This is the story of how Kathleen Feindt — publisher and editor of Jacksonville Beach, FL’s weekly newspaper The Beaches Leader — became my wife. It’s a story I’ve been dining out on for decades, because it isn’t every “How we met” story that has two endings.

In July of 1988, a friend of mine called to tell me that Mandarin News — the now-defunct Jacksonville/Mandarin branch of the Leader — had a want ad for a reporter. I needed a job and, having some writing (and extremely minor journalistic) experience, I applied.

Kathy was then the editor of Mandarin News, so I interviewed with her. For the interview, I wore a red tie and a salt-and-pepper dress jacket (a la Barney Fife). For some reason, that made an impression on Kathy.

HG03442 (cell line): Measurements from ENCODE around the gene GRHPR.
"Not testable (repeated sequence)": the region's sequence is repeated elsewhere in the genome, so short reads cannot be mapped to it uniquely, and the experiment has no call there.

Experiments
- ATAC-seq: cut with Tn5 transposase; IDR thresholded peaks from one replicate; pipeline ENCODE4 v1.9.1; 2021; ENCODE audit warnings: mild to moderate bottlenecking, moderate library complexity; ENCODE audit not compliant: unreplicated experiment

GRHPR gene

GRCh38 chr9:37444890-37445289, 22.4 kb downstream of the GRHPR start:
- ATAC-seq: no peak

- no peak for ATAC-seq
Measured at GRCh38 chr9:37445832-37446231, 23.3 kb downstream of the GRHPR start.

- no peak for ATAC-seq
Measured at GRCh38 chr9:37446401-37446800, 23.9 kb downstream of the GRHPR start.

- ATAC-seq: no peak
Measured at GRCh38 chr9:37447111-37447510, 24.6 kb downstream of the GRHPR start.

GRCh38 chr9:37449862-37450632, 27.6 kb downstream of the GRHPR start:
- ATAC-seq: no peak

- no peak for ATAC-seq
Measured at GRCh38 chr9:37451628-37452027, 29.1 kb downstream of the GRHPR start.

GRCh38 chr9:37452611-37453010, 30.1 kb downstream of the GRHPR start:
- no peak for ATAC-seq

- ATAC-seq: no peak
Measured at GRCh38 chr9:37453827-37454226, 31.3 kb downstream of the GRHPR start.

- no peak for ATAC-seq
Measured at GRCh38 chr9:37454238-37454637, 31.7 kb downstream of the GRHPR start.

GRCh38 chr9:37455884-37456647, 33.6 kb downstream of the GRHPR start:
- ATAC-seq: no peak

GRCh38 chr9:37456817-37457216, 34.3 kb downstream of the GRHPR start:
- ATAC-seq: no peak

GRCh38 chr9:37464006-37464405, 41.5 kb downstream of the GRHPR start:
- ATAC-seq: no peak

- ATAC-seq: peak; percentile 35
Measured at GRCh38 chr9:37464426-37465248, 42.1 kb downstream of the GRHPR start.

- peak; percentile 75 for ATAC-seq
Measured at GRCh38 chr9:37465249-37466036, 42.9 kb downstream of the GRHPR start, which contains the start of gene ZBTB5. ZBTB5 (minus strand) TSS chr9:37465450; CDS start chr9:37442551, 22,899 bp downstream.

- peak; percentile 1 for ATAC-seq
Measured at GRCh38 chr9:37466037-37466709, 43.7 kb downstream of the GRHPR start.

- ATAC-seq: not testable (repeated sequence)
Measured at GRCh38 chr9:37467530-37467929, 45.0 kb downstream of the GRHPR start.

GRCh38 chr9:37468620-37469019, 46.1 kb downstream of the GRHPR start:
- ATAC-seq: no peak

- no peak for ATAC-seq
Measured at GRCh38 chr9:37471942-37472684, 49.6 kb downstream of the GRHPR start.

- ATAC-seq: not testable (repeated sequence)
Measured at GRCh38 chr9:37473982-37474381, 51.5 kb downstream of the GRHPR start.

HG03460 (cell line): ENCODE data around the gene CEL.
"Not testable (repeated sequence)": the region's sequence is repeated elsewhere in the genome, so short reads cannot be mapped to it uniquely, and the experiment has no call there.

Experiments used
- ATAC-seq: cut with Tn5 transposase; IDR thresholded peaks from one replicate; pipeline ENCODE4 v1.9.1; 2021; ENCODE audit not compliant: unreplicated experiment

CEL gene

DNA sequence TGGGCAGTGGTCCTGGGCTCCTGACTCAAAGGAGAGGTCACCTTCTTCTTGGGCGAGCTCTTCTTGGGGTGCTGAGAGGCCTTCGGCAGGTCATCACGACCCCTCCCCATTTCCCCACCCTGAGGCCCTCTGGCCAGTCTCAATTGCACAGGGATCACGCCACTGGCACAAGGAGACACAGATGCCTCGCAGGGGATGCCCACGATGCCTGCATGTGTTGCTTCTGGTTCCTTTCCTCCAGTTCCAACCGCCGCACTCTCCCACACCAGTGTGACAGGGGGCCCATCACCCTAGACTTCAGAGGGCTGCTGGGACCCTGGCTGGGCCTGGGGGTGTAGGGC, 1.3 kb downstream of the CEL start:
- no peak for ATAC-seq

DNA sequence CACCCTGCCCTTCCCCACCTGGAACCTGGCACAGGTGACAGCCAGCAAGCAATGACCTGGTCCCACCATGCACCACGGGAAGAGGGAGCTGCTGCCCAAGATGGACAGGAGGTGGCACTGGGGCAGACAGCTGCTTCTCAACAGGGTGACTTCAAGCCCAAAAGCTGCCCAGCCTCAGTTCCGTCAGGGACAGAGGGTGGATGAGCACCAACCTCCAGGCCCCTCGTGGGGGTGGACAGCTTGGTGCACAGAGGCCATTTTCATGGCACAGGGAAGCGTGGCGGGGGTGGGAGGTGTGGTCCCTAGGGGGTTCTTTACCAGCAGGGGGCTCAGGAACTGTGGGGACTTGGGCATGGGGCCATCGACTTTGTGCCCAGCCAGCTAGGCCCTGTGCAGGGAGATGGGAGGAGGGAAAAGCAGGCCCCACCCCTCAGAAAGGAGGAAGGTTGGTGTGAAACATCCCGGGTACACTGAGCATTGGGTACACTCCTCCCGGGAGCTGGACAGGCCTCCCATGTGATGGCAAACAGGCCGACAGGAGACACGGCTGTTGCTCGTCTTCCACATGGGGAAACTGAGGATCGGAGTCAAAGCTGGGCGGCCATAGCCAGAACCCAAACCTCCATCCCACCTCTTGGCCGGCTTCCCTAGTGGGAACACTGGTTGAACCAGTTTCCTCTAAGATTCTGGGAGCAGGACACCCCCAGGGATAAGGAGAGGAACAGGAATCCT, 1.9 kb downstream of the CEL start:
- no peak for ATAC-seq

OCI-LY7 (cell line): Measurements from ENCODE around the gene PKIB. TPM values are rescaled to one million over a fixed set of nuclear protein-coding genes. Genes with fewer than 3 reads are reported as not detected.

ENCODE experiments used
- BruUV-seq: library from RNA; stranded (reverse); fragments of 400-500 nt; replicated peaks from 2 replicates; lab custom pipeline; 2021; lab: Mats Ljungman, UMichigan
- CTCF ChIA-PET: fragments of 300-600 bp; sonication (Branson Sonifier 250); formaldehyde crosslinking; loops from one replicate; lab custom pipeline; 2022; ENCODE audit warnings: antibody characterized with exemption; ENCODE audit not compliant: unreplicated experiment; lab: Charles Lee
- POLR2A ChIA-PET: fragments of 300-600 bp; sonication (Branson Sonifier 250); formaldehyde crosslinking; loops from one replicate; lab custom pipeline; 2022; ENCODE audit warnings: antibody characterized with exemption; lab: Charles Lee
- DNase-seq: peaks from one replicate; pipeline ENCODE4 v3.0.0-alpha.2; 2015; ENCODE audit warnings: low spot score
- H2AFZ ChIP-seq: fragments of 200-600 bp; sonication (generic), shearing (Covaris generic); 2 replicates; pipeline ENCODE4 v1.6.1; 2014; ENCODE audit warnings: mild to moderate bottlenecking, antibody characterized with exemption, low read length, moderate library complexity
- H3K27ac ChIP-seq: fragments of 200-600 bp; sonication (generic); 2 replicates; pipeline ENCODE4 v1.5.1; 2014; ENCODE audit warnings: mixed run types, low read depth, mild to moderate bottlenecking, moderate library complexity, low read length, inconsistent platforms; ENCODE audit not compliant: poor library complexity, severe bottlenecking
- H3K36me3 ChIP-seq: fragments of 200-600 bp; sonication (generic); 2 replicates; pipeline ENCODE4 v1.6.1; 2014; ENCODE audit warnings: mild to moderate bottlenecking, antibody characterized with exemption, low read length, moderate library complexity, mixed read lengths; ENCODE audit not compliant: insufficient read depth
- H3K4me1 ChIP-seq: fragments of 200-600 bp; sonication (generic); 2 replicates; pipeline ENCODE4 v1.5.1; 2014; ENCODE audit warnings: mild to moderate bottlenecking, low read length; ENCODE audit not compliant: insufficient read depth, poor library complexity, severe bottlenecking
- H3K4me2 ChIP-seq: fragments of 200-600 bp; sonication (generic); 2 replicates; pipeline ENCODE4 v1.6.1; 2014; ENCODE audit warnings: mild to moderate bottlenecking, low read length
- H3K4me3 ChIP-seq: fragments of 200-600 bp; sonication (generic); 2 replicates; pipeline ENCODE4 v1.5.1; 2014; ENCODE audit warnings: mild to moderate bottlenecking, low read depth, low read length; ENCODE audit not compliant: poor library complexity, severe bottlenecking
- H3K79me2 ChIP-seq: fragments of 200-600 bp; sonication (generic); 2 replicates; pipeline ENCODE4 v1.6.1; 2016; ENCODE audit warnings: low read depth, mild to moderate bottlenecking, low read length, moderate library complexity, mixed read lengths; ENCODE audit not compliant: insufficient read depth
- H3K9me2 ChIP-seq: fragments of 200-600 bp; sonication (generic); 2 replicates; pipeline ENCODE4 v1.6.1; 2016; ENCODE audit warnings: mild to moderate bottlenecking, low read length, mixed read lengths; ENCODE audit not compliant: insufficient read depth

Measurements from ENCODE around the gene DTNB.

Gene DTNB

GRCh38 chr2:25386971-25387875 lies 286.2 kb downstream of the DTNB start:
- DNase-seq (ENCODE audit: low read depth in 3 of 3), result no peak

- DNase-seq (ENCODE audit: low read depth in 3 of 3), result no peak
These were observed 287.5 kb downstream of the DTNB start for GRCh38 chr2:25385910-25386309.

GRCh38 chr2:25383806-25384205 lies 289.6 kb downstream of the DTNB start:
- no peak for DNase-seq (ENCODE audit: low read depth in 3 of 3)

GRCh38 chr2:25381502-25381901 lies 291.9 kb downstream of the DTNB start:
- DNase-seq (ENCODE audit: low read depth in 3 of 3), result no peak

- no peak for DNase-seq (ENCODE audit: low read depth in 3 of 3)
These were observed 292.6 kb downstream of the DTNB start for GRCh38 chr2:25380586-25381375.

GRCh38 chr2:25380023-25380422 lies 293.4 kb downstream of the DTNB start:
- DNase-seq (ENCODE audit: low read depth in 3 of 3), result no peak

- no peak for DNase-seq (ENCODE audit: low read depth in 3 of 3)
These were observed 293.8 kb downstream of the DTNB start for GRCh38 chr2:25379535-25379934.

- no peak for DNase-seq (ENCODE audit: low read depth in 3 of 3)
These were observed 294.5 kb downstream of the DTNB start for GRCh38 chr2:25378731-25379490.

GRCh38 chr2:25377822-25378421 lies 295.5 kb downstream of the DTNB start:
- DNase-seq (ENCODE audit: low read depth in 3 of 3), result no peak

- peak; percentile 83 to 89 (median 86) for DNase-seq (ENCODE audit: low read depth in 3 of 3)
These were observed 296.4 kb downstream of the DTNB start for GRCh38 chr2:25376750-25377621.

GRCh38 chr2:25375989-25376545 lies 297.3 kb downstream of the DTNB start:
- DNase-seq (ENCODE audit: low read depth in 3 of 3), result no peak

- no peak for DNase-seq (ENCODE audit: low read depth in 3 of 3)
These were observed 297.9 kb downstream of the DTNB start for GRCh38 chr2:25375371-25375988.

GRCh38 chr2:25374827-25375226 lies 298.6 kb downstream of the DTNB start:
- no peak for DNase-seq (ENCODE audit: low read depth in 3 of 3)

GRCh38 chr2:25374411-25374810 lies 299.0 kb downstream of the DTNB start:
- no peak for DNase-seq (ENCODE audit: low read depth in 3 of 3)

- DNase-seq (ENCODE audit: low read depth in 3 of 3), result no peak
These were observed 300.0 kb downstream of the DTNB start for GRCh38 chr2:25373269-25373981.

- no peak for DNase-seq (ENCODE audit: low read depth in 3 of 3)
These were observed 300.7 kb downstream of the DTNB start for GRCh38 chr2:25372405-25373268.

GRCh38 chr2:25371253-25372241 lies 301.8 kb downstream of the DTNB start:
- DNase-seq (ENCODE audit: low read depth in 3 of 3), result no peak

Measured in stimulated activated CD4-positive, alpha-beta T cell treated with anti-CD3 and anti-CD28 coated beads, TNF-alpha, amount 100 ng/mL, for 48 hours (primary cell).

Later that day, Tom Wood (long-time Leader publisher) asked Kathy how the reporter job search was going. Kathy told Tom about me, going on about my wardrobe and demeanor in great detail. Tom said, “You know, Kathy, you’re interviewing for a reporter, not a husband.”

Kathy did not hire me, as I was living in Orange Park and she preferred to have a reporter who lived in the Mandarin area. However, she kept me on as a free-lance feature writer, to review local theater productions and such. For months, our brief phone conversations went like this:

“Steve, I have tickets for two to the latest production at the local dinner theater. You can review the show and, er, also bring a friend or a date if you’d like.”

“That’s great. I hope I can find somebody to go with me.”